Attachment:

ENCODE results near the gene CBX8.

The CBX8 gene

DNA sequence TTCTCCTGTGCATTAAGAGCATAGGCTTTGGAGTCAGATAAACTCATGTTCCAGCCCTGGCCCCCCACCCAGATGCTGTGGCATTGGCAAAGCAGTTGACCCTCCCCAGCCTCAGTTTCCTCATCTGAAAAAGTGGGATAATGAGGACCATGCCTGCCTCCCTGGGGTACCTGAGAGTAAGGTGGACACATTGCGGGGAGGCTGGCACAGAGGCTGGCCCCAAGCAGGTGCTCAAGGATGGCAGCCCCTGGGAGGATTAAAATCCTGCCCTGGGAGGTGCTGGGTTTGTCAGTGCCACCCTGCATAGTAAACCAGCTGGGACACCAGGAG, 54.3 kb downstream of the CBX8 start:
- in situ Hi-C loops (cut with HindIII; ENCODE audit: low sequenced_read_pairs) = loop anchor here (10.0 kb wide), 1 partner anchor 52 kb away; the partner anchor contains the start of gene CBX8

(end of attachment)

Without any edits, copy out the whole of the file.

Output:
ENCODE results near the gene CBX8.

The CBX8 gene

DNA sequence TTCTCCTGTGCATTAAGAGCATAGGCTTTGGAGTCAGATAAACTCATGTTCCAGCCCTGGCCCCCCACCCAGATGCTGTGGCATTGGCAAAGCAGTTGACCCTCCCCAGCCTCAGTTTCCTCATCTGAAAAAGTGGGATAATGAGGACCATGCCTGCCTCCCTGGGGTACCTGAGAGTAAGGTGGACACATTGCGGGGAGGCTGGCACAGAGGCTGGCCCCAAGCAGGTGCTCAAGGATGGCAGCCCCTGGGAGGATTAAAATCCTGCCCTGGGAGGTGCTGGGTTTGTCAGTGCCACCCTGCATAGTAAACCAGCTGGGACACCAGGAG, 54.3 kb downstream of the CBX8 start:
- in situ Hi-C loops (cut with HindIII; ENCODE audit: low sequenced_read_pairs) = loop anchor here (10.0 kb wide), 1 partner anchor 52 kb away; the partner anchor contains the start of gene CBX8